The purpose of the flight was to enable PCWIN personnel to conduct a site survey for the planned installation of a communications-repeater tower. The helicopter departed Tucson International Airport (TUS), Tucson, Arizona, about 1050, with the PCSD pilot/deputy in the left front seat, two Pima County employees in the right front and rear seats, and a private contractor in the left rear seat. Initially, the flight was in communication with, and being tracked by, TUS local and TRACON air traffic control (ATC) facilities as it headed for the peak, located about 30 miles west-northwest of TUS.

The 1053 TUS recorded weather observation included winds from 300 degrees at 9 knots with gusts to 16 knots; visibility 10 miles; and a broken cloud layer at 7,000 feet.

The passengers reported that during the landing attempt, the helicopter either bounced or the pilot lifted off again, the nose pitched down, and then the helicopter began to spin to the right.

The helicopter tumbled and slid about 120 feet down the northeast face of the peak before it was halted by rocks and scrub vegetation.

A ground-based witness located about 1,000 feet west of and below the peak stated that the helicopter completed about four or five rotations before it disappeared from his view.

Federal Aviation Administration (FAA) records indicated that the pilot held a commercial pilot certificate with rotorcraft-helicopter and instrument-helicopter ratings, and a private pilot certificate with airplane single and multiengine land ratings. According to the pilot's personal flight log, he had approximately 11,500 total hours of flight experience, most of which was in helicopters. His first recorded flight in the accident helicopter make and model was in August 2008, and he had logged about 186 total hours in that equipment. In January 2011, excluding the accident flight, the pilot logged 6 flights, for a total of 7.5 hours, in the accident helicopter make and model. His most recent FAA second-class medical certificate was issued in February 2010. According to PCSD information, the pilot joined PCSD in November 2008, and had about 30 years experience flying helicopters for the Arizona Department of Public Safety and the Maricopa County Sheriff's Department.

The helicopter was manufactured in 1998, and was registered to Pima County in 2008. The helicopter's most recent annual inspection was completed in April 2010, and it had accumulated about 115 hours in service between that inspection and the accident. The helicopter was equipped with an Allison (Rolls-Royce) 250-C30 series turbine engine.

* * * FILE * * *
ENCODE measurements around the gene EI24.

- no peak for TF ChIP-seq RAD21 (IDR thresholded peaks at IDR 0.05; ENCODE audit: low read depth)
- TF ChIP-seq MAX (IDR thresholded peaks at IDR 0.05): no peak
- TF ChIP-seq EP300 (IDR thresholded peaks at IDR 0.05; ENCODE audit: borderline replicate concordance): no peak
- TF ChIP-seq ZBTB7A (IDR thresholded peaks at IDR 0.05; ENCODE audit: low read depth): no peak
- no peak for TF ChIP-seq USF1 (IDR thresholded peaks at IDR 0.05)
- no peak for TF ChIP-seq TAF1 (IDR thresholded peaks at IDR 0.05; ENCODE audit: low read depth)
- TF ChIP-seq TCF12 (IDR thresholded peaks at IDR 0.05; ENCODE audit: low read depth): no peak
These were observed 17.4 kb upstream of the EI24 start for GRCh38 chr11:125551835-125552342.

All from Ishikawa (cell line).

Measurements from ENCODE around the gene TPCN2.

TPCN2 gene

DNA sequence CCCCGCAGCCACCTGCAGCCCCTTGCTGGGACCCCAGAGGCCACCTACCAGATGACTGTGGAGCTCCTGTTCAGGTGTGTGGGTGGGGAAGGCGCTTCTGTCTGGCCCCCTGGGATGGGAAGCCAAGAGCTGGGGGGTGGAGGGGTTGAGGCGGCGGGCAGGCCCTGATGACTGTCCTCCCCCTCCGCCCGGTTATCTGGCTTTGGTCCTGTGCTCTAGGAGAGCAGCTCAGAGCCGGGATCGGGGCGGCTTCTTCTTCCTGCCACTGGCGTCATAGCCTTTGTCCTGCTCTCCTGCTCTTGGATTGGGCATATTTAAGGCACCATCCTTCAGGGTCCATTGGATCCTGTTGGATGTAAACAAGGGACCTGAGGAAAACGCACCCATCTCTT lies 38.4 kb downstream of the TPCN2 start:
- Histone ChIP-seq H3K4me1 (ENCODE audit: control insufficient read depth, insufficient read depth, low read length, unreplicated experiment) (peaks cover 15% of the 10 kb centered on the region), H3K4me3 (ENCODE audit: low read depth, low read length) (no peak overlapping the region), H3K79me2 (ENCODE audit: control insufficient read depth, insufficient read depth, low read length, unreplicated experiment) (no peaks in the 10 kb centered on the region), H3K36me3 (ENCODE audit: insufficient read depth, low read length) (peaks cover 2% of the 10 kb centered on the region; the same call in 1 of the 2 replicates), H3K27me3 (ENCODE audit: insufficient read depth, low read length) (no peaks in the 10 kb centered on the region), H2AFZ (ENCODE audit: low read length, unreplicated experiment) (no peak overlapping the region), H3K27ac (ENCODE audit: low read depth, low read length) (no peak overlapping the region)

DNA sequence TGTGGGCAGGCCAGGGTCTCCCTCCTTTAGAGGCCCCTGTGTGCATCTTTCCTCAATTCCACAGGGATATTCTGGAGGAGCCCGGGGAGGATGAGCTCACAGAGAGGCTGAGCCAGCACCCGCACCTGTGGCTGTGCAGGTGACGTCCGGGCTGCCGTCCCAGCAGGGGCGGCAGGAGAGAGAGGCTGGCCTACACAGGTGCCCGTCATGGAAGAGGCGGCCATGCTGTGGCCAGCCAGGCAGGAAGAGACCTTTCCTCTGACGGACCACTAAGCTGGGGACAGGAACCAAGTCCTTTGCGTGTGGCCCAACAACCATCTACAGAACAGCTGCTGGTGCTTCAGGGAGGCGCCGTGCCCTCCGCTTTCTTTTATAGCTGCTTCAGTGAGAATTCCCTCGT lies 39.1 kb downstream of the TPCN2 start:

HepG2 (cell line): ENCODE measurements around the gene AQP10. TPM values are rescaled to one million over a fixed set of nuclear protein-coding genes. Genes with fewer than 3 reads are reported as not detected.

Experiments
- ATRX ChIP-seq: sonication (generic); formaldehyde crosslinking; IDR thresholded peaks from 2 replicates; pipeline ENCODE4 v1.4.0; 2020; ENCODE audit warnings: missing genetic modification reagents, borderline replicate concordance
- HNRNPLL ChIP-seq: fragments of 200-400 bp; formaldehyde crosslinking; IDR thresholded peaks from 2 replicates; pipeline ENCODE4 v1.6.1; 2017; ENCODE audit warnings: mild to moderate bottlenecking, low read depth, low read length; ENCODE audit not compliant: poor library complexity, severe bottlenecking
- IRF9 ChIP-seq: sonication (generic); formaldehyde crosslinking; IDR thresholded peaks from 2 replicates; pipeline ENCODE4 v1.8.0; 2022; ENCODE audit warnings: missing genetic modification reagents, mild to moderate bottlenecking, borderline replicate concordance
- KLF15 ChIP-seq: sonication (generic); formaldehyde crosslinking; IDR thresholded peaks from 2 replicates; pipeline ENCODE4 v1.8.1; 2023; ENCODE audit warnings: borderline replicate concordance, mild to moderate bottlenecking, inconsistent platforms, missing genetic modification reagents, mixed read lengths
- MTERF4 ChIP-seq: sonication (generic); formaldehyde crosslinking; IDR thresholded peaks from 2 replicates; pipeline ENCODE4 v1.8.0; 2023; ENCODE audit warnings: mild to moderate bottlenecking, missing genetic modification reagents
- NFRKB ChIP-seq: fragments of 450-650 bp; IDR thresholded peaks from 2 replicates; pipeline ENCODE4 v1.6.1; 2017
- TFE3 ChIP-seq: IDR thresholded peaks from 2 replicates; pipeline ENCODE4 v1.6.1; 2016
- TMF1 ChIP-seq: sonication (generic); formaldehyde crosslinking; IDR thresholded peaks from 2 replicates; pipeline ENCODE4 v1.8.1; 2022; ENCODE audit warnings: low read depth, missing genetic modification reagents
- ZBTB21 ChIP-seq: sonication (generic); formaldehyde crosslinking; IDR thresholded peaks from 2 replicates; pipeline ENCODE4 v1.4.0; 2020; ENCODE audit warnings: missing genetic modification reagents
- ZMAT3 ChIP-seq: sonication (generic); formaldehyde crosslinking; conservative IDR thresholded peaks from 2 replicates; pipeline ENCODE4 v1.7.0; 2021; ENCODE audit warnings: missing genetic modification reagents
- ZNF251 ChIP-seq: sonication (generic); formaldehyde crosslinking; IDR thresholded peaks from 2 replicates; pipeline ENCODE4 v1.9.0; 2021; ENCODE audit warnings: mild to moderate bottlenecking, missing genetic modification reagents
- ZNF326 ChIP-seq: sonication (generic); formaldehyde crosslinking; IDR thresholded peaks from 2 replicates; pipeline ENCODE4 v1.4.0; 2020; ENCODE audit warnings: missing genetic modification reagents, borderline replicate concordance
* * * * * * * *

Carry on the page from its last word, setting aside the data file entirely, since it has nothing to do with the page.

During the follow-up investigation, the engine was removed and prepared for a test-run. During the test run, the engine developed rated power, and engine performance exceeded minimum values for overhauled engines, and no anomalies were noted.

NTSB Post It's Preliminary Accident Report in New Mexico State Police Helicopter Crash

The NTSB has published the preliminary accident report involving the New Mexico State Police Rescue Helicopter which crashed on the 12,000' level of Mount Santa Fe Baldy earlier this month. The report confirms earlier news reports that the helicopter likely entered inadvertent IMC (Instrument Meteorological Conditions) shortly after lifting off and subsequently suffered a tail rotor strike as a result.

The report also confirmed that the helicopter involved in the crash was the Agusta Spa A-109E helicopter, N606SP.  The entire NTSB preliminary report is available on the NTSB website.

During the same time that the NTSB published their initial report, New Mexico State Police released the recordings of radio transmissions between the pilot and the New Mexico State Dispatch Center.  The pilot's wife was not only on duty at the communications center, but actually the dispatcher on the other end of the radio transmissions.  The pilot, Sgt. Tingwall, called her by name and advised he had hit the mountain, and that he was "going down."  The helicopter continued to fly for just under a minute before impacting the side of the mountain and rolling 800' to it's final resting place below. 

In addition to all of the events leading up to the tail rotor strike, the accident investigation will likely also focus on why Sgt. Tingwall and the hiker, Ms. Yamamoto were ejected from the aircraft, resulting in their deaths.  The medical examiner determined that Sgt. Tingwall died of hypothermia complicated by injuries suffered during the crash.

File photo of Agusta 109 helicopter, Juergen Lehle photo Wikimedia Commons. The Agusta Westland A-109E Power Helicopter is an 8 passenger (1- pilot 7- passenger) twin engine helicopter with a top speed of 168  knots (VNE) a service ceiling of 19,600', and an "in ground effect" hover ceiling of 16,600'. 

What we have not learned from the NTSB's report is if Sgt. Tingwall was an IFR rated pilot and if the crew were operating on night vision goggles, (NVG's do not provide any measure of safety when flying in the clouds, however they may help prevent inadvertent flight into clouds.)

This remains a sad day in police aviation.